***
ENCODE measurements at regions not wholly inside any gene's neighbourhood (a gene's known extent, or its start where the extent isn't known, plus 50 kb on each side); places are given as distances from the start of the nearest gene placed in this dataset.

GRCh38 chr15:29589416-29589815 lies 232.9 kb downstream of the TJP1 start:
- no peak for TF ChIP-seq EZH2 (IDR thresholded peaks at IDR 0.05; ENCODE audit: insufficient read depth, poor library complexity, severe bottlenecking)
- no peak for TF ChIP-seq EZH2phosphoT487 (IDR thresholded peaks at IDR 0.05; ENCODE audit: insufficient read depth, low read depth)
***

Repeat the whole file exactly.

ENCODE measurements at regions not wholly inside any gene's neighbourhood (a gene's known extent, or its start where the extent isn't known, plus 50 kb on each side); places are given as distances from the start of the nearest gene placed in this dataset.

GRCh38 chr15:29589416-29589815 lies 232.9 kb downstream of the TJP1 start:
- no peak for TF ChIP-seq EZH2 (IDR thresholded peaks at IDR 0.05; ENCODE audit: insufficient read depth, poor library complexity, severe bottlenecking)
- no peak for TF ChIP-seq EZH2phosphoT487 (IDR thresholded peaks at IDR 0.05; ENCODE audit: insufficient read depth, low read depth)